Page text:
Before you make that decision, be informed about the possible legal ramifications that may be faced in the future by making such a move.
Informed Consent – The Guiding Light of all Medicine
This right to refuse forced injections, such as the Covid-19 vaccine, implements the internationally agreed legal requirement of Informed Consent established in the Nuremberg Code of 1947. (http://www.cirp.org/library/ethics/nuremberg/ ). As the Nuremberg Code established, every person must “be able to exercise free power of choice, without the intervention of any element of force, fraud, deceit, duress, overreaching, or other ulterior forms of constraint or coercion; and should have sufficient knowledge and comprehension of the elements of the subject matter involved as to enable him to make an understanding and enlightened decision” for any medical experimental drug, as the Covid-19 vaccine currently is.
International law & Constitutional Law
Specific statutes and the common law of torts all forbid conditioning access to employment, education, or public accommodations upon coerced, invasive medical examinations and treatment unless the employer can fully provide objective, scientifically validated evidence of the threat from the employee and how no practicable alternative could possibly suffice to mitigate such supposed public health threat and still perform the necessary essentials of employment. As one federal court just recently held, the availability of reasonable accommodations like accounting for prior infection, antibody testing, temperature checks, remote work, other forms of testing, and the like suffice to meet any institution’s needs in lieu of masks, public shaming and forced injections of foreign substances into the body.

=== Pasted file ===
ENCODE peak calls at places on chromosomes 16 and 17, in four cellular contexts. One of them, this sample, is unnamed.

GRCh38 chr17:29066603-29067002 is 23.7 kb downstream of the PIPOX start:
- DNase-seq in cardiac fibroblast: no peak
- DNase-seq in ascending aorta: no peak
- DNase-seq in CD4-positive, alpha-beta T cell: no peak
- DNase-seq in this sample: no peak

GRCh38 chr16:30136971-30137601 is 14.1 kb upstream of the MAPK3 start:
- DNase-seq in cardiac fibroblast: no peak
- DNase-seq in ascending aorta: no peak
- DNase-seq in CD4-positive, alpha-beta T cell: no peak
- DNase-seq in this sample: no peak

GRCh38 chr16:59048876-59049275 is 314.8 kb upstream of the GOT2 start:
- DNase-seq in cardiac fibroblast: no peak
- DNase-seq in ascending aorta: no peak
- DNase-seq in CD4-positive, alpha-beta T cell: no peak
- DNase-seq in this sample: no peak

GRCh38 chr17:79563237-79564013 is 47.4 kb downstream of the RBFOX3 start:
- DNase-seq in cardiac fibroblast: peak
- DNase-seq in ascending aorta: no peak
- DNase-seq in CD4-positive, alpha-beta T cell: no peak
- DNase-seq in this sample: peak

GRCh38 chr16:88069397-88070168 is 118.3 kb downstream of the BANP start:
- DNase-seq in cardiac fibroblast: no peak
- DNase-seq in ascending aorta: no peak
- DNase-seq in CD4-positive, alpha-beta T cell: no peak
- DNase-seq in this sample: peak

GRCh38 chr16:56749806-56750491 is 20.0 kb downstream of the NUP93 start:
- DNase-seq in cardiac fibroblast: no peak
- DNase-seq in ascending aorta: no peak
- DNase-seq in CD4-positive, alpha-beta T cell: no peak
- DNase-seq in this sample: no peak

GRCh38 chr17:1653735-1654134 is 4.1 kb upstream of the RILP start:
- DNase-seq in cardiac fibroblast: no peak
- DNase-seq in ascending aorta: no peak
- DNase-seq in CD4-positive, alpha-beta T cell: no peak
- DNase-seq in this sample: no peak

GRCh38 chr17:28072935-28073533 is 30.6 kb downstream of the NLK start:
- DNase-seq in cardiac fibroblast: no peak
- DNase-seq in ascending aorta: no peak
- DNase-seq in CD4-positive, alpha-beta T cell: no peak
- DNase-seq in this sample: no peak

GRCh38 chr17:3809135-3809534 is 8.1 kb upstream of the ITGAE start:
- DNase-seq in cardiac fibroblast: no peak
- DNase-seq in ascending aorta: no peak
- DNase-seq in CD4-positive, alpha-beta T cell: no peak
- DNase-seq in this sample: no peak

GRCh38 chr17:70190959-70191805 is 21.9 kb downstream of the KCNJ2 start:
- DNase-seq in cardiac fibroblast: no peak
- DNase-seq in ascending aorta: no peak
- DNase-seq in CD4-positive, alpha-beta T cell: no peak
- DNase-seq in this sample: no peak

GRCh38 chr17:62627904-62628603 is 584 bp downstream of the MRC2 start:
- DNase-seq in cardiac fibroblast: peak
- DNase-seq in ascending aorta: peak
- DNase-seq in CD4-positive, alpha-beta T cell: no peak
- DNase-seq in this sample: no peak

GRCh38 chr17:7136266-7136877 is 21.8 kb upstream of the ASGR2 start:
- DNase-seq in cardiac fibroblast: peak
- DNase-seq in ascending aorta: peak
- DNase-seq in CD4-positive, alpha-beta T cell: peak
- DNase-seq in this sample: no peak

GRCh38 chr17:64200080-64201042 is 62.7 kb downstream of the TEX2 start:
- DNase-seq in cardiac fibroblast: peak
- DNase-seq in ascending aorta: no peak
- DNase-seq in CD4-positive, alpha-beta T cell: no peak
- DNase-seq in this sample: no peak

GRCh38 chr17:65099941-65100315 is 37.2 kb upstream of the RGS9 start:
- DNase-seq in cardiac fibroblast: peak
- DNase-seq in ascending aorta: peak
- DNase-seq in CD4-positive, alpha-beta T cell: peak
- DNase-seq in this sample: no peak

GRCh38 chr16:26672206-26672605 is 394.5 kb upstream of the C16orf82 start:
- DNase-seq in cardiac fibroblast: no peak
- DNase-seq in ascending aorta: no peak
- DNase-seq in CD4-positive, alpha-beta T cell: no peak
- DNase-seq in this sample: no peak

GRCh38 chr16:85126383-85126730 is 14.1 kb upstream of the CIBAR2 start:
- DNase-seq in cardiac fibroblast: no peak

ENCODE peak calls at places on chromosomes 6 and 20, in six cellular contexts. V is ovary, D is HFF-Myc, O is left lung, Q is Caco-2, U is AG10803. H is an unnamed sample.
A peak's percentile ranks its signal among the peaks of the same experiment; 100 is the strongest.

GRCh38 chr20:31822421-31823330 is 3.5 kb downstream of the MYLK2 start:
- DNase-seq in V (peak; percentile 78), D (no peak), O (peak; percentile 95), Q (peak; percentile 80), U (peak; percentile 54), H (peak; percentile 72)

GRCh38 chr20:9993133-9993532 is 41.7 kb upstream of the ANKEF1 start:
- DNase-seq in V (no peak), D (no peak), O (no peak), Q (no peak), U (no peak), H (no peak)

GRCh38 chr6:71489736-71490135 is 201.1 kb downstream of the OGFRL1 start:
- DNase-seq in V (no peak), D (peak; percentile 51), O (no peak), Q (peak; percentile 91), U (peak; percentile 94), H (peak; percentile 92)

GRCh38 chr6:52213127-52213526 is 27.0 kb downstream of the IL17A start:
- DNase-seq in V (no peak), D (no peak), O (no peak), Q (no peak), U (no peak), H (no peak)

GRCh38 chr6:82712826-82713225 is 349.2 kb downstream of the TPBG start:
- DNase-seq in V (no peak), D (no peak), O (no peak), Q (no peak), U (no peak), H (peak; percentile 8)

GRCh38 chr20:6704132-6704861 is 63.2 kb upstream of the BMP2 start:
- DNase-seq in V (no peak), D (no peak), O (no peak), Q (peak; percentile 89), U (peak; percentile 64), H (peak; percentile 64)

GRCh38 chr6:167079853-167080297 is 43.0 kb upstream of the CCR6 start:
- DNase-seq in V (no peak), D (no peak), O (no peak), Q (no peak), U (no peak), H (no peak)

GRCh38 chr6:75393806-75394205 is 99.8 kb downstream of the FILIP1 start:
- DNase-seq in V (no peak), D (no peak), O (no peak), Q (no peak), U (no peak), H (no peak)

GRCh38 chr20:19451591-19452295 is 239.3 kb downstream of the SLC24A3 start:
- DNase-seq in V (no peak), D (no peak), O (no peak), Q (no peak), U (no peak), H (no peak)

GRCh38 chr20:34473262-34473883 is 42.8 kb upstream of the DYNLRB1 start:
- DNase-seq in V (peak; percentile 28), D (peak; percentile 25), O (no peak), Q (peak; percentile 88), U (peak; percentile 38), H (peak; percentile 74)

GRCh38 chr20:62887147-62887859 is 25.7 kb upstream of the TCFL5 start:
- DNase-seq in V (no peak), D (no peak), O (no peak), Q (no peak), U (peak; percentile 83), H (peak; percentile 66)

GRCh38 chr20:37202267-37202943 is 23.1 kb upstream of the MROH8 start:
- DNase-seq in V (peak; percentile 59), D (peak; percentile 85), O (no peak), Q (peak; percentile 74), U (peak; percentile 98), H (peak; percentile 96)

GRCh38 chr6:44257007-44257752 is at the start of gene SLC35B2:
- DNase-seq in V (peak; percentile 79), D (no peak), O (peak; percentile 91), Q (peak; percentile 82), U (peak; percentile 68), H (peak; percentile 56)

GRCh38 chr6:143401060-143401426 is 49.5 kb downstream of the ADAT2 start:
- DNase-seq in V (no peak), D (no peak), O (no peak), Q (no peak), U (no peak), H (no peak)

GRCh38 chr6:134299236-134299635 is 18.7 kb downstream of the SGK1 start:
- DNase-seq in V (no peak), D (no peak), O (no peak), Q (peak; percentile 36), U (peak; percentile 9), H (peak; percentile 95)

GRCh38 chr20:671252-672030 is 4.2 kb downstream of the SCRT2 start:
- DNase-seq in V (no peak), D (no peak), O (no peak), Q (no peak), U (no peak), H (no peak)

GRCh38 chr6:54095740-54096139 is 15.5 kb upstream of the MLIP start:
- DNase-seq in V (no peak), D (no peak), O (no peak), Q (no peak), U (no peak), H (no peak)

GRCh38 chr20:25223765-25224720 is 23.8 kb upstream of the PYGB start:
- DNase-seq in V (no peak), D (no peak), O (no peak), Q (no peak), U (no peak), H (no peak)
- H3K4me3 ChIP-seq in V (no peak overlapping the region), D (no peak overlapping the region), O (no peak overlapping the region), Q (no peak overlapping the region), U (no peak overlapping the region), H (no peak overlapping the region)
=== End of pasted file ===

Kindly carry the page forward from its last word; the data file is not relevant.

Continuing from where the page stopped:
For instance, the symptomatic can be self-isolated. Hence, requiring vaccinations only addresses one risk: dangerous or deadly transmission, by the asymptomatic or pre-symptomatic employee, in the employment setting. Yet even government official Dr. Fauci admits, as scientific studies affirm, asymptomatic transmission is exceedingly and “very rare.” Indeed, initial data suggests the vaccinated are just as, or even much more, likely to transmit the virus as the asymptomatic or pre-symptomatic. Hence, the vaccine solves nothing. This evidentiary limitation on any employer’s decision-making, aside from the legal and insurance risks of forcing vaccinations as a term of employment without any accommodation or even exception for the previously infected (and thus better protected), is the reason most employers wisely refuse to mandate the vaccine. This doesn’t even address the arbitrary self-limitation of the pool of talent for the employer: why reduce your own talent pool, when many who refuse invasive inquiries or risky treatment may be amongst your most effective, efficient, and profitable employees?
Invasion of Privacy